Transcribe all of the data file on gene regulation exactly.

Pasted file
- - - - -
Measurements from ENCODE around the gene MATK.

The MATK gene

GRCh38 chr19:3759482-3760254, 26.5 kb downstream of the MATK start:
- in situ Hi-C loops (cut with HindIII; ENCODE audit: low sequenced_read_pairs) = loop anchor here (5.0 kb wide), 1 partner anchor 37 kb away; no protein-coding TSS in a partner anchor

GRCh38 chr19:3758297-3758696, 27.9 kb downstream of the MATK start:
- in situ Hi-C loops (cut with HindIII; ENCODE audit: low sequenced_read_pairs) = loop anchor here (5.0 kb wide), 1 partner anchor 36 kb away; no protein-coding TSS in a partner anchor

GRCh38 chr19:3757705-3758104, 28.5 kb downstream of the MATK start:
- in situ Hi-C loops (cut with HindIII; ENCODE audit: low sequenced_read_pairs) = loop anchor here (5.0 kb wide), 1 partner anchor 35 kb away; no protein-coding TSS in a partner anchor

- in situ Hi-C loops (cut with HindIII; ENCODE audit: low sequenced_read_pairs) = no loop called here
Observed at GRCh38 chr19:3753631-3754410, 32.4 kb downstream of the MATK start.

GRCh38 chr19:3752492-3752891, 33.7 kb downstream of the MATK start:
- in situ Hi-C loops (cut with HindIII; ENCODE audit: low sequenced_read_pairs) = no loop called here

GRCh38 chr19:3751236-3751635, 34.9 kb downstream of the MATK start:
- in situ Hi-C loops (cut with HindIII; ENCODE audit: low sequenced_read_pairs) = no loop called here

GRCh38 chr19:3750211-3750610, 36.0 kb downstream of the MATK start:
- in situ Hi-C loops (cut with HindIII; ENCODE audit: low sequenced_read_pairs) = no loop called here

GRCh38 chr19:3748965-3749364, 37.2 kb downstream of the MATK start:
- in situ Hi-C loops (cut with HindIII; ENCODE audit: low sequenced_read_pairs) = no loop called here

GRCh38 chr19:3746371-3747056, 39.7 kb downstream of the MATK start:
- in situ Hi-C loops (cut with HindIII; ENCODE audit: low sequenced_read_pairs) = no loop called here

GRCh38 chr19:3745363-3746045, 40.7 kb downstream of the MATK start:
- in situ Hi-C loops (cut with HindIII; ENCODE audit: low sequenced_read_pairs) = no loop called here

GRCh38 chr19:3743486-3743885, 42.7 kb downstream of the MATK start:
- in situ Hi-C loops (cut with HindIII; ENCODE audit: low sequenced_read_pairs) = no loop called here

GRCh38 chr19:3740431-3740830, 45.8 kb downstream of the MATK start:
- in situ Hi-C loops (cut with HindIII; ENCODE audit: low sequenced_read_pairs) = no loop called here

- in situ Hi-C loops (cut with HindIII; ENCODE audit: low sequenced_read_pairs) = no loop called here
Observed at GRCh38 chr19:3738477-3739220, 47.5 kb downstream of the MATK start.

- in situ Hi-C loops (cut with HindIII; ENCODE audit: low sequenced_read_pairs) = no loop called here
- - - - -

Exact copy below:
Measurements from ENCODE around the gene MATK.

The MATK gene

GRCh38 chr19:3759482-3760254, 26.5 kb downstream of the MATK start:
- in situ Hi-C loops (cut with HindIII; ENCODE audit: low sequenced_read_pairs) = loop anchor here (5.0 kb wide), 1 partner anchor 37 kb away; no protein-coding TSS in a partner anchor

GRCh38 chr19:3758297-3758696, 27.9 kb downstream of the MATK start:
- in situ Hi-C loops (cut with HindIII; ENCODE audit: low sequenced_read_pairs) = loop anchor here (5.0 kb wide), 1 partner anchor 36 kb away; no protein-coding TSS in a partner anchor

GRCh38 chr19:3757705-3758104, 28.5 kb downstream of the MATK start:
- in situ Hi-C loops (cut with HindIII; ENCODE audit: low sequenced_read_pairs) = loop anchor here (5.0 kb wide), 1 partner anchor 35 kb away; no protein-coding TSS in a partner anchor

- in situ Hi-C loops (cut with HindIII; ENCODE audit: low sequenced_read_pairs) = no loop called here
Observed at GRCh38 chr19:3753631-3754410, 32.4 kb downstream of the MATK start.

GRCh38 chr19:3752492-3752891, 33.7 kb downstream of the MATK start:
- in situ Hi-C loops (cut with HindIII; ENCODE audit: low sequenced_read_pairs) = no loop called here

GRCh38 chr19:3751236-3751635, 34.9 kb downstream of the MATK start:
- in situ Hi-C loops (cut with HindIII; ENCODE audit: low sequenced_read_pairs) = no loop called here

GRCh38 chr19:3750211-3750610, 36.0 kb downstream of the MATK start:
- in situ Hi-C loops (cut with HindIII; ENCODE audit: low sequenced_read_pairs) = no loop called here

GRCh38 chr19:3748965-3749364, 37.2 kb downstream of the MATK start:
- in situ Hi-C loops (cut with HindIII; ENCODE audit: low sequenced_read_pairs) = no loop called here

GRCh38 chr19:3746371-3747056, 39.7 kb downstream of the MATK start:
- in situ Hi-C loops (cut with HindIII; ENCODE audit: low sequenced_read_pairs) = no loop called here

GRCh38 chr19:3745363-3746045, 40.7 kb downstream of the MATK start:
- in situ Hi-C loops (cut with HindIII; ENCODE audit: low sequenced_read_pairs) = no loop called here

GRCh38 chr19:3743486-3743885, 42.7 kb downstream of the MATK start:
- in situ Hi-C loops (cut with HindIII; ENCODE audit: low sequenced_read_pairs) = no loop called here

GRCh38 chr19:3740431-3740830, 45.8 kb downstream of the MATK start:
- in situ Hi-C loops (cut with HindIII; ENCODE audit: low sequenced_read_pairs) = no loop called here

- in situ Hi-C loops (cut with HindIII; ENCODE audit: low sequenced_read_pairs) = no loop called here
Observed at GRCh38 chr19:3738477-3739220, 47.5 kb downstream of the MATK start.

- in situ Hi-C loops (cut with HindIII; ENCODE audit: low sequenced_read_pairs) = no loop called here